What I Was Reading When A Stranger Assaulted Me #NotOkay


Yesterday, Michelle Obama delivered an incredibly powerful speech that captured how it feels to be a woman living in a society with men who believe they can do anything they want to women. She said:

It is cruel. It’s frightening. And the truth is, it hurts. It hurts. It’s like that sick, sinking feeling you get when you’re walking down the street minding your own business and some guy yells out vulgar words about your body. Or when you see that guy at work that stands just a little too close, stares a little too long, and makes you feel uncomfortable in your own skin.

It’s that feeling of terror and violation that too many women have felt when someone has grabbed them, or forced himself on them and they’ve said no but he didn’t listen — something that we know happens on college campuses and countless other places every single day. It reminds us of stories we heard from our mothers and grandmothers about how, back in their day, the boss could say and do whatever he pleased to the women in the office, and even though they worked so hard, jumped over every hurdle to prove themselves, it was never enough.

We thought all of that was ancient history, didn’t we? And so many have worked for so many years to end this kind of violence and abuse and disrespect, but here we are in 2016 and we’re hearing these exact same things every day on the campaign trail. We are drowning in it. And all of us are doing what women have always done: We’re trying to keep our heads above water, just trying to get through it, trying to pretend like this doesn’t really bother us maybe because we think that admitting how much it hurts makes us as women look weak. [For a transcript of the full speech, see here]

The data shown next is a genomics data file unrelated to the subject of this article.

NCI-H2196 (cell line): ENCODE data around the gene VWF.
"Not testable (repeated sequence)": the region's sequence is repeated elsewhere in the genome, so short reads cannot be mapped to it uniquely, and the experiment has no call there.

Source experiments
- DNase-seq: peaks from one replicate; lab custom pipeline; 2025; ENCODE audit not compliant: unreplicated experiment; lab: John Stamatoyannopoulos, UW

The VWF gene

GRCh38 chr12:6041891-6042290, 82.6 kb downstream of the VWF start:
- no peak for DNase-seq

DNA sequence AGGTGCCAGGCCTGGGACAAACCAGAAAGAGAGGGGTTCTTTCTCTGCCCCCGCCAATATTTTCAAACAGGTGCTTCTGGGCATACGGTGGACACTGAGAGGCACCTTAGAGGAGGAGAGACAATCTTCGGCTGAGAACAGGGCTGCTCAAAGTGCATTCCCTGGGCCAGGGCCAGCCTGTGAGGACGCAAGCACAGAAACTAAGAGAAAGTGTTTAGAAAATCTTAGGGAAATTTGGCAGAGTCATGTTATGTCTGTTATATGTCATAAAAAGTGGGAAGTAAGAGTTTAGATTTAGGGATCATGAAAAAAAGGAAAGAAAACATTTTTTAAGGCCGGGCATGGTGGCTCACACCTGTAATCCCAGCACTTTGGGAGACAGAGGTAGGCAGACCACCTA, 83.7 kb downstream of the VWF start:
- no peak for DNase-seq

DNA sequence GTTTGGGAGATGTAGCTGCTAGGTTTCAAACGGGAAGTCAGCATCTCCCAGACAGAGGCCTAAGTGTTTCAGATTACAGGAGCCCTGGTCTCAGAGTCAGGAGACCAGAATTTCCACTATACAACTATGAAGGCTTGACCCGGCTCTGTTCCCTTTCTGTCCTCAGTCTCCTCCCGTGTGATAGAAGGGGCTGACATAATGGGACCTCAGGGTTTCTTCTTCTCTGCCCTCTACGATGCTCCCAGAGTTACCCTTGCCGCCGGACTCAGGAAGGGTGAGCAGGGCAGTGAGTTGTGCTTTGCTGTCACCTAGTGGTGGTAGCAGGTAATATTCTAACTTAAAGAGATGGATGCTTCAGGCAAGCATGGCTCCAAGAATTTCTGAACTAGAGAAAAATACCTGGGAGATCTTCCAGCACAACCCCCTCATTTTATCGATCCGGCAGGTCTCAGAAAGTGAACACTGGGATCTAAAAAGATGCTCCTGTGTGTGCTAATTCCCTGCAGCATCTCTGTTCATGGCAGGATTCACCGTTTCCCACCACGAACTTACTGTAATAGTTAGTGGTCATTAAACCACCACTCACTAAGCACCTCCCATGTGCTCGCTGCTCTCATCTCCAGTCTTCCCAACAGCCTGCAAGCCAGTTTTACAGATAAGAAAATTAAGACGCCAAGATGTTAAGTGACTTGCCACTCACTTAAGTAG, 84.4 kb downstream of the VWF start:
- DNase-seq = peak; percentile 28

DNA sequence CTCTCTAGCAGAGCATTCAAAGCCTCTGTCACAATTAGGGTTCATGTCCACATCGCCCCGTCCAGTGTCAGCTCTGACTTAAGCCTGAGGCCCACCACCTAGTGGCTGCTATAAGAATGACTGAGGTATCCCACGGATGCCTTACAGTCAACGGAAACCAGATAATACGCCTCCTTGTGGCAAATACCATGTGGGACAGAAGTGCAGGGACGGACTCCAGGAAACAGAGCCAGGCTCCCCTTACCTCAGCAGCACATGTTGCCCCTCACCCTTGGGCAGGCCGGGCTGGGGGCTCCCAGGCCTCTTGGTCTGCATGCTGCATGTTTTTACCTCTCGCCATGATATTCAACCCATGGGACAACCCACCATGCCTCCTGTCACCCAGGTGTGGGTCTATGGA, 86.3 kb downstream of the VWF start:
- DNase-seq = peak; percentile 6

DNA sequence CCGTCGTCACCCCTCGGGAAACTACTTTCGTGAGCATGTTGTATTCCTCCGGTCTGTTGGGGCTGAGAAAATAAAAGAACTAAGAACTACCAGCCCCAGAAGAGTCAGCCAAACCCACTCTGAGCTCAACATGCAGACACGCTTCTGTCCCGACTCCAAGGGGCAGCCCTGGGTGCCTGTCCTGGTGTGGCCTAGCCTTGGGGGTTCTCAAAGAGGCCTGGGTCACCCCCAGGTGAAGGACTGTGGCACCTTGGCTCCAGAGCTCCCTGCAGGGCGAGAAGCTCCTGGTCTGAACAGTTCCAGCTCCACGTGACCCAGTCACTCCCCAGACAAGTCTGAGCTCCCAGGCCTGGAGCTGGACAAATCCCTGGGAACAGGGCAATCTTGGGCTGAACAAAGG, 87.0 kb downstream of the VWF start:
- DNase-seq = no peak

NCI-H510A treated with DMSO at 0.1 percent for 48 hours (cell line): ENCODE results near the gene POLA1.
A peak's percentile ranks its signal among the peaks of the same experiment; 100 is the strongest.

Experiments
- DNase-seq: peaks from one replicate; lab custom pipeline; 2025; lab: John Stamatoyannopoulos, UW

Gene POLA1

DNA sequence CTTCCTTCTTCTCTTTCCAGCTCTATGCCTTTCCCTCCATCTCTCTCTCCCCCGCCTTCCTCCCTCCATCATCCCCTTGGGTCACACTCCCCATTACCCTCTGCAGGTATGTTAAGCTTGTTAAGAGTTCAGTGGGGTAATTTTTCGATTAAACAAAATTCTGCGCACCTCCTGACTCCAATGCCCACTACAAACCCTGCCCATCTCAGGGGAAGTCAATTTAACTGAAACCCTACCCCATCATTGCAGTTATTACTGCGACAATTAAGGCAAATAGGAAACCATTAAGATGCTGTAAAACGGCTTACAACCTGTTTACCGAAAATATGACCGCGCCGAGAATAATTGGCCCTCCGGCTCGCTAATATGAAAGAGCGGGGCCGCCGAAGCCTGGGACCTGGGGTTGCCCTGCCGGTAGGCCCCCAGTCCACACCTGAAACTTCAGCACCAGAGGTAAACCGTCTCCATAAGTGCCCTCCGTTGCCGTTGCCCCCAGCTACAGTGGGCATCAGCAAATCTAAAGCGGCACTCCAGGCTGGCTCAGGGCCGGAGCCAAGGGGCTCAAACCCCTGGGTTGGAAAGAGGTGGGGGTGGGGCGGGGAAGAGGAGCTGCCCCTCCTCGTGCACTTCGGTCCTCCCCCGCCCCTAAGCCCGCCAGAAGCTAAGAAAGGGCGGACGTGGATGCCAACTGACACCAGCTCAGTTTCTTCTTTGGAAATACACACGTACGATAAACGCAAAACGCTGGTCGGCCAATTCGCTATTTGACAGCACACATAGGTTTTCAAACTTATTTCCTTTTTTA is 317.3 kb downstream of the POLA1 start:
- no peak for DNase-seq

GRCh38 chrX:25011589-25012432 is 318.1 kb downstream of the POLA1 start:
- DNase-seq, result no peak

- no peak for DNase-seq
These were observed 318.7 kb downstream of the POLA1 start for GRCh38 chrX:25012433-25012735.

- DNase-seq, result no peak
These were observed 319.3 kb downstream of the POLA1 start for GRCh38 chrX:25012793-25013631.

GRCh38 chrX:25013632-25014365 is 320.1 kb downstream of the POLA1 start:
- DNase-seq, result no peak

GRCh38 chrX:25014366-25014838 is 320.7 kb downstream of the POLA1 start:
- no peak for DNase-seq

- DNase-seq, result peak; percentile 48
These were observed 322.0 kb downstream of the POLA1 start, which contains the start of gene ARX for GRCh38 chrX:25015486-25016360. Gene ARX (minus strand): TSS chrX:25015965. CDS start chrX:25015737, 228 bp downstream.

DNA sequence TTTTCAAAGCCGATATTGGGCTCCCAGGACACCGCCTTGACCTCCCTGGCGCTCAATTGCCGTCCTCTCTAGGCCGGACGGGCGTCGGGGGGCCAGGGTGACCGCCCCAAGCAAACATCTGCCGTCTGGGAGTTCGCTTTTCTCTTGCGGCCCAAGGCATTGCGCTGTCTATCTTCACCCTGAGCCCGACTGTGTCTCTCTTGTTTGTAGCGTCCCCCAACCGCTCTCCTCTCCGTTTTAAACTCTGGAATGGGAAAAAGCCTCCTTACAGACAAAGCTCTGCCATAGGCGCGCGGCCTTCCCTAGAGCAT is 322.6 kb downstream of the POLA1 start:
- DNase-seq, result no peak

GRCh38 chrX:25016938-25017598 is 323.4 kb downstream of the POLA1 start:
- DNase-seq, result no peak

Are there any women who don’t know the feelings Mrs. Obama describes in this speech? I doubt it. When writer Kelly Oxford asked Twitter users to share the first time they were assaulted, she received two responses per second, resulting in millions of Twitter interactions.

I’ve never publicly shared my own experiences with sexual harassment, not even when writing about the subject on this blog. I’ve avoided it for at least two reasons. One, it’s deeply personal, even though it’s such a common experience, and two, I find it hard to isolate the experiences, perhaps as a result of trying to forget them.

However, there are a handful of incidents from my childhood that I recall vividly. This is one of them:

I can’t quite remember how old I was–whether I was 10 or 11–but I remember the book I was reading. It was The Call of the Wild by Jack London. The cover was yellow. I was reading it on the steps in front of my house on a fall afternoon. A teenager I’d never seen before walked up to me and asked if my family needed someone to rake leaves. I said I didn’t think so. Then, he walked off, and I went to the side porch. We had a swing there. While I was reading, the boy returned. Startled, I stood up, letting the book fall to the floor. The boy grabbed me, pulling down my shirt and putting his hands on my developing breasts. I was so scared. Then, he let go and left, maybe because we were outside in broad daylight. I never told my parents (until now). I was embarrassed, as though it had been my fault.